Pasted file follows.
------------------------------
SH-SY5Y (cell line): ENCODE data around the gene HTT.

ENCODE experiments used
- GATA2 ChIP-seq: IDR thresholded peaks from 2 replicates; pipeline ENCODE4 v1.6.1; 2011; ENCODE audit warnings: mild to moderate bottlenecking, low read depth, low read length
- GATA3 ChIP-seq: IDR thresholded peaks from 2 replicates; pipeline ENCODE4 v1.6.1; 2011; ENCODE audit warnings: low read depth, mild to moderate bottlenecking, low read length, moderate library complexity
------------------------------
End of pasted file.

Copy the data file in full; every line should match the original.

SH-SY5Y (cell line): ENCODE data around the gene HTT.

ENCODE experiments used
- GATA2 ChIP-seq: IDR thresholded peaks from 2 replicates; pipeline ENCODE4 v1.6.1; 2011; ENCODE audit warnings: mild to moderate bottlenecking, low read depth, low read length
- GATA3 ChIP-seq: IDR thresholded peaks from 2 replicates; pipeline ENCODE4 v1.6.1; 2011; ENCODE audit warnings: low read depth, mild to moderate bottlenecking, low read length, moderate library complexity